According to a recent report by WHO (World Health Organisation), the leading cause of deaths worldwide is road traffic injuries. It is most common amongst young children and adults aged between 5-29 years of age with an annual fatality count of up to 1.35 million.
Across the globe, road accidents claim one life every 23 seconds. India retains the sceptical distinction of reporting the maximum number of road fatalities, according to a report by the Global Status Report on Road Safety.
As reported by WHO (World Health Organisation), global road fatalities have increased to 1.35 million in 2016 as compared to 1.25 million in 2013. To this, WHO adds that one in every nine road fatalities were reported in India.
Data shared by India’s road transport ministry with WHO stated that about 1.51 lakh road fatalities occurred in 2016 but WHO estimates a higher number at nearly 3 lakh, showcasing a significant gap between police and hospital data. The latest estimated road fatalities in 2017 close to about 1.46 lakh, which is a decline of about 3% over the past year. KK Kapila of International Road Federation said that: “We have been waiting for a stronger road safety law for the past four years. But the more important aspect is enforcement and creating a situation where every violator fears getting caught every time.”
The recent report on road safety shows that in spite of an increase in the overall number of deaths, the world death rate (in relation to the increasing world population) has stabilized in recent years. This proposes that the existing road safety efforts in some middle- and high-income countries may have helped ease the situation.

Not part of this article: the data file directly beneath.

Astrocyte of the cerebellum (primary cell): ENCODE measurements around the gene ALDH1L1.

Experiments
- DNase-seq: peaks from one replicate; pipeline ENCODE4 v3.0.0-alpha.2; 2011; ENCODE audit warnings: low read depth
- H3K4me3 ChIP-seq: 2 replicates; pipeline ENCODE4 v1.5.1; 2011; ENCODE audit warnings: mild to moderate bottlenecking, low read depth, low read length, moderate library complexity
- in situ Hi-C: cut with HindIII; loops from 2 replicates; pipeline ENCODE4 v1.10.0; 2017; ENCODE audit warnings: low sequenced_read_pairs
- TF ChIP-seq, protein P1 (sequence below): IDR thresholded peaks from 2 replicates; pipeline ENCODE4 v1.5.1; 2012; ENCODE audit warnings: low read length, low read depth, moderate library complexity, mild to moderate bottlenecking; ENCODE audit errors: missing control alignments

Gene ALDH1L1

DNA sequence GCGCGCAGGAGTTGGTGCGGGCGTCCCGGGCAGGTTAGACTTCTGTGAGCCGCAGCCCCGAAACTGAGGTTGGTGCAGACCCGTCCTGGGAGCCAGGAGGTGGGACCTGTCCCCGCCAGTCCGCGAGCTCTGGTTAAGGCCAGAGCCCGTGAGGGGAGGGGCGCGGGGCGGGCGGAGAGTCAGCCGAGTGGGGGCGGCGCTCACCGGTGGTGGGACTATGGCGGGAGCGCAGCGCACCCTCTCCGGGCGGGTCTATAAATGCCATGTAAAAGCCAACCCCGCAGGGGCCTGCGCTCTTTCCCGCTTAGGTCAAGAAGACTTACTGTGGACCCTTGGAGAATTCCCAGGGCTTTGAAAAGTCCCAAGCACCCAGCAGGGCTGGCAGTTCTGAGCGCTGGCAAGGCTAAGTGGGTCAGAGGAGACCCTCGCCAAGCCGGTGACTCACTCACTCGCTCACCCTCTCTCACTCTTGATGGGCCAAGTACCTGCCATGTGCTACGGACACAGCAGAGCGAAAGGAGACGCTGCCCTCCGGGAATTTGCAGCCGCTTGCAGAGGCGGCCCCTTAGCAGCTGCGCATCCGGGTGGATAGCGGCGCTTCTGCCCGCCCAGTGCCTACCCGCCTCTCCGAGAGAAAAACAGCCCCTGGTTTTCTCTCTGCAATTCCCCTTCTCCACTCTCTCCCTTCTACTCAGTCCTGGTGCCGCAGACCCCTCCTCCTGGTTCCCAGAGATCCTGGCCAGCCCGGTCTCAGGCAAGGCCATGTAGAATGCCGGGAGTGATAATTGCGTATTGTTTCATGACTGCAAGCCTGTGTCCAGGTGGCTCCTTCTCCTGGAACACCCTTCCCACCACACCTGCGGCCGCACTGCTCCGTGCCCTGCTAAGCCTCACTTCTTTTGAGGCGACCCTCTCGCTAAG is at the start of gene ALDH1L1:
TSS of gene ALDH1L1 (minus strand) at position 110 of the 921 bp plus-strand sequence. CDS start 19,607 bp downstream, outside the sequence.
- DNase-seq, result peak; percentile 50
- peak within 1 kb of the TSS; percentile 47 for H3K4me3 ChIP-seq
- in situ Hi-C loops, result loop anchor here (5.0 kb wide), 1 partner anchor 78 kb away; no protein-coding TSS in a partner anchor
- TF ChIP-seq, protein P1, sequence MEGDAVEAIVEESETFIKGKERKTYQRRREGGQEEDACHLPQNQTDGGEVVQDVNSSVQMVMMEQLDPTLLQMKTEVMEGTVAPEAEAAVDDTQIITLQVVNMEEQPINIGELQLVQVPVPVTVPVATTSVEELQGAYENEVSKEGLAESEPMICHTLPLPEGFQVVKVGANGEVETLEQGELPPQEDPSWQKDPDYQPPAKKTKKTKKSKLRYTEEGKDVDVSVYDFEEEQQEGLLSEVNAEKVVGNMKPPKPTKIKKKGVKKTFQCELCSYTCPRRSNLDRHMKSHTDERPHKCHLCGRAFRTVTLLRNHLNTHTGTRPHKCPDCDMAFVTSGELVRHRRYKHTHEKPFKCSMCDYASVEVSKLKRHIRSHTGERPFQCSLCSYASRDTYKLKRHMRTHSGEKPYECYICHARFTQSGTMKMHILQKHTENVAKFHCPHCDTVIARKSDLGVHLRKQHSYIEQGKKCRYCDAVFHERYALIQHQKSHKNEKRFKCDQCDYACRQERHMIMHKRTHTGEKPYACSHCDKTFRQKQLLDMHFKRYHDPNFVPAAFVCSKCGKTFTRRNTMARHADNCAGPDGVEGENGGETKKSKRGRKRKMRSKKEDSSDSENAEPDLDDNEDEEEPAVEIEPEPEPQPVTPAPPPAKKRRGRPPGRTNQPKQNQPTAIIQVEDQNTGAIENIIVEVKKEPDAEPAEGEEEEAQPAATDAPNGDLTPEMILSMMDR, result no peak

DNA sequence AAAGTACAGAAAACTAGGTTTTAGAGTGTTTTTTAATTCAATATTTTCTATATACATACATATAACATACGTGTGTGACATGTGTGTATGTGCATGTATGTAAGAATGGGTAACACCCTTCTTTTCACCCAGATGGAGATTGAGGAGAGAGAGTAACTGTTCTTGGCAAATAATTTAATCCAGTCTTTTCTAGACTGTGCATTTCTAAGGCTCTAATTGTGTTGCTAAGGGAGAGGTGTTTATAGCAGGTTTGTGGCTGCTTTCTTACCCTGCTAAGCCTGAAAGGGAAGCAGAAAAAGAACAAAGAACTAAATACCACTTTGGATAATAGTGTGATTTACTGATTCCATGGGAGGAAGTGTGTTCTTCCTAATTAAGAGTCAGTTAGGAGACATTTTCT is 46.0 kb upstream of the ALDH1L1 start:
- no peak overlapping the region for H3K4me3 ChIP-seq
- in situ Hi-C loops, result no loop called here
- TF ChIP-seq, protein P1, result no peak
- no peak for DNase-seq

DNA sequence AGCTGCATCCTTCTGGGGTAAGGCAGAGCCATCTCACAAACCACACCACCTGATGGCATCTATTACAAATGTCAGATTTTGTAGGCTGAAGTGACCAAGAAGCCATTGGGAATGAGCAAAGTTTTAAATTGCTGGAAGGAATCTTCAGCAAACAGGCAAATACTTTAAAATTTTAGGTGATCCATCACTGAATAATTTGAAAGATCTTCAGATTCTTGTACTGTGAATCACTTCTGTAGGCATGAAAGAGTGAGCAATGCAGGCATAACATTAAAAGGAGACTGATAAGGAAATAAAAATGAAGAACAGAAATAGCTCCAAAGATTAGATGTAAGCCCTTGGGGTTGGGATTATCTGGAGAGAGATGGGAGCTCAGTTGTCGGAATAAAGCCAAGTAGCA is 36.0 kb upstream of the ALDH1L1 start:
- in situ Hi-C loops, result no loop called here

Dr. Tedros Adhanom Ghebreyesus, director-general, World Health Organisation said: “These deaths are an unacceptable price to pay for mobility.” He also added that: “There is no excuse for inaction. This is a problem with proven solutions. This report is a call for governments and partners to take much greater action to implement these measures.”
Michael R Bloomberg, founder, and CEO of Bloomberg Philanthropies and WHO global ambassador for non-communicable diseases and Injuries said that: “Road safety is an issue that does not receive anywhere near the attention it deserves – and it really is one of our great opportunities to save lives around the world.” He added that: “We know which interventions work. Strong policies and enforcement, smart road design, and powerful public awareness campaigns can save millions of lives over the coming decades.”
WHO during its report has found that in countries where progress has been made, it is largely due to better legislation around key risks. These risks include speeding; failing to use seatbelts; drinking and driving; child restraints; motorcycle helmets and safer infrastructure like sidewalks and dedicated lanes for two-wheelers; enhanced post-crash care and, improved vehicle standards like mandatory electronic stability control and advanced braking.
The report from WHO also states that these measures have led to reductions in road traffic fatalities in 48 middle and high-income countries. Sadly, not even a single low-income country has seen a reduction in their overall mortality rate. It is because of the above-mentioned measures that middle and high-income countries were able to implement were not implemented by these countries. Speaking of numbers, the highest rate is in Africa (26.6 per 1,00,000 people) and the lowest is in Europe (9.3 per 1,00,000 people). Three regions that have reported a visible decline in the road fatalities are- the Americas, Europe, and the Western Pacific.
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